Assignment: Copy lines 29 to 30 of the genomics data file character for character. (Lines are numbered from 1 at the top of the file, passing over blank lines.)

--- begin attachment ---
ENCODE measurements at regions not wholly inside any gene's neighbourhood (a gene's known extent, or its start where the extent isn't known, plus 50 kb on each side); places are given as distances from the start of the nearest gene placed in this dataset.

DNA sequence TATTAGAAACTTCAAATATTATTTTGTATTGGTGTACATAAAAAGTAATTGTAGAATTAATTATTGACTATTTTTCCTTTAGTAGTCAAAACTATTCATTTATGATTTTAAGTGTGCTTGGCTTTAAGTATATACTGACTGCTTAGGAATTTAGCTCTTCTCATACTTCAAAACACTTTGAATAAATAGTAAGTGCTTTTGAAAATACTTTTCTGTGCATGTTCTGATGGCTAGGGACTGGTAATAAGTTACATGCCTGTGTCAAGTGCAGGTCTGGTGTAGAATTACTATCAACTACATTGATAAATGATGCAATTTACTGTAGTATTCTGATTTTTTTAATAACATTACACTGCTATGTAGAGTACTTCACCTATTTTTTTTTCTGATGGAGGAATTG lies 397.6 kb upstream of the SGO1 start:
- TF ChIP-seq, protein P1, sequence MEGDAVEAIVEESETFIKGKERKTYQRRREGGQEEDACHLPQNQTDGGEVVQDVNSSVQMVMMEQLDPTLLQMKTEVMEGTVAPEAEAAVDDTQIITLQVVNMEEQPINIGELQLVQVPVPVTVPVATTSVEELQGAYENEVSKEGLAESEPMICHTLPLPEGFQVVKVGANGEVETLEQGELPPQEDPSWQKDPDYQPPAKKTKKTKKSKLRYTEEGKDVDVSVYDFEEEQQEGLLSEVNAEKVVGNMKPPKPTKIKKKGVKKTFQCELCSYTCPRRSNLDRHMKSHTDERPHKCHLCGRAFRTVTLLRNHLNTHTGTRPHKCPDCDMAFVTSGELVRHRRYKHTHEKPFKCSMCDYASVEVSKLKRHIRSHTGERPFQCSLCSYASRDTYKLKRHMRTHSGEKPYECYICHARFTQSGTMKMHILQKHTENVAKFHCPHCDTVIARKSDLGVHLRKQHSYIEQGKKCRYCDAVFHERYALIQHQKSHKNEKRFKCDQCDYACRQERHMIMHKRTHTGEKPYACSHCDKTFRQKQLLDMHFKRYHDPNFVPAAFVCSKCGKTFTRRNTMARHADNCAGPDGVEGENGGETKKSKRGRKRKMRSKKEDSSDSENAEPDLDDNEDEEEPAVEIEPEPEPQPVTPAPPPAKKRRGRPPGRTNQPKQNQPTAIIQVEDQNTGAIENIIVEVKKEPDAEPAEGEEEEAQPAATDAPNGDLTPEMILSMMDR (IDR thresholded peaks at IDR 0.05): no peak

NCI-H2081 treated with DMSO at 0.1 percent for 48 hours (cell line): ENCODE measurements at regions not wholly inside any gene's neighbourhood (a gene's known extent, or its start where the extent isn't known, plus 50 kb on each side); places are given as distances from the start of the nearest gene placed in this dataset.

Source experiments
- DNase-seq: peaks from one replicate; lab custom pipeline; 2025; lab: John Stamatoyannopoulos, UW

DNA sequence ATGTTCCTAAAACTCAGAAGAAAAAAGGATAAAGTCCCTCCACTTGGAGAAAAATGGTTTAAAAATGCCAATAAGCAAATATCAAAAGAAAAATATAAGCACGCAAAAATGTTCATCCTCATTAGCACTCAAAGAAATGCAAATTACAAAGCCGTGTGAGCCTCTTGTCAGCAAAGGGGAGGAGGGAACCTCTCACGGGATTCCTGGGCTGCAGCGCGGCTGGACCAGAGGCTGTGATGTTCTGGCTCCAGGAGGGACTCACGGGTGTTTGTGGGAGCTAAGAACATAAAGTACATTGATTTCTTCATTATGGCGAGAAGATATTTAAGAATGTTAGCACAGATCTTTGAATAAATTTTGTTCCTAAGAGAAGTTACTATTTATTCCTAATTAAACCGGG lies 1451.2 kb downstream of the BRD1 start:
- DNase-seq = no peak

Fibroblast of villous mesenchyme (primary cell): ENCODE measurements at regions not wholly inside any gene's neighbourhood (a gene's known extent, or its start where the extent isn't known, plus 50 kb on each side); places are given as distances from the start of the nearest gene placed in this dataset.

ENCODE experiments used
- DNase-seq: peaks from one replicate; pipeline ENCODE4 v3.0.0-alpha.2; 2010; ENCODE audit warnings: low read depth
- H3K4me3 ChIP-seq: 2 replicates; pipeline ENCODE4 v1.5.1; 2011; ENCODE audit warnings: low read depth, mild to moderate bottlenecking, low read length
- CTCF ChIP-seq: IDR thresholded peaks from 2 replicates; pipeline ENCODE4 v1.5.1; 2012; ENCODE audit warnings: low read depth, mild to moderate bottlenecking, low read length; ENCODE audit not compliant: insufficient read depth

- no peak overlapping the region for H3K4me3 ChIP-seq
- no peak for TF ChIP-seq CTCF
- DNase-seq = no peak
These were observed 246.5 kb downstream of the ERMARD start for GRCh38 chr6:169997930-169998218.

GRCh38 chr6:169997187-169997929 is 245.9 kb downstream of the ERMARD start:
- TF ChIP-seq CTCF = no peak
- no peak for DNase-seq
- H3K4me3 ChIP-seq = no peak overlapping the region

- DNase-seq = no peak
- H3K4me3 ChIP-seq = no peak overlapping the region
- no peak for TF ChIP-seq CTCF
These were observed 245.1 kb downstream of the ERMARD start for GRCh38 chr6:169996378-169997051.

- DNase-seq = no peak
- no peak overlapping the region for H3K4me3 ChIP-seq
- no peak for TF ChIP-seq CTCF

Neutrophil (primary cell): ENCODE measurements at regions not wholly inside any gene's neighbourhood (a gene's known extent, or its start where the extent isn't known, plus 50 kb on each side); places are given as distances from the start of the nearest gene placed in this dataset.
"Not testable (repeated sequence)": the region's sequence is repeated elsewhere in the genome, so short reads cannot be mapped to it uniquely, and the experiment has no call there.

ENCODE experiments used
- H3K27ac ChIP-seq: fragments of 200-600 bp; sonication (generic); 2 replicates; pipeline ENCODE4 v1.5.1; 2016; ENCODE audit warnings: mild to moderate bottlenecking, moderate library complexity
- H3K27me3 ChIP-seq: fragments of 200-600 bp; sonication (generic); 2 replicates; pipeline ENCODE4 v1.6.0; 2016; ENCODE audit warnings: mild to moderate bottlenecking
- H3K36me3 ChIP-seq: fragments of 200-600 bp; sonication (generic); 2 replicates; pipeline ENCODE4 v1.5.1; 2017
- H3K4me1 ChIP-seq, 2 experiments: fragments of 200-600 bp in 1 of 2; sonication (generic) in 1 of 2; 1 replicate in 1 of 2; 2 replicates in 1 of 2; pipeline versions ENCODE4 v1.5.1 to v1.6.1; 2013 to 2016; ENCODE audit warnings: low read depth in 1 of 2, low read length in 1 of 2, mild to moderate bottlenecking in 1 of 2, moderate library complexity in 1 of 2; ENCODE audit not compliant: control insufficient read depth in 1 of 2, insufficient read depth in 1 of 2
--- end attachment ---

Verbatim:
Neutrophil (primary cell): ENCODE measurements at regions not wholly inside any gene's neighbourhood (a gene's known extent, or its start where the extent isn't known, plus 50 kb on each side); places are given as distances from the start of the nearest gene placed in this dataset.
"Not testable (repeated sequence)": the region's sequence is repeated elsewhere in the genome, so short reads cannot be mapped to it uniquely, and the experiment has no call there.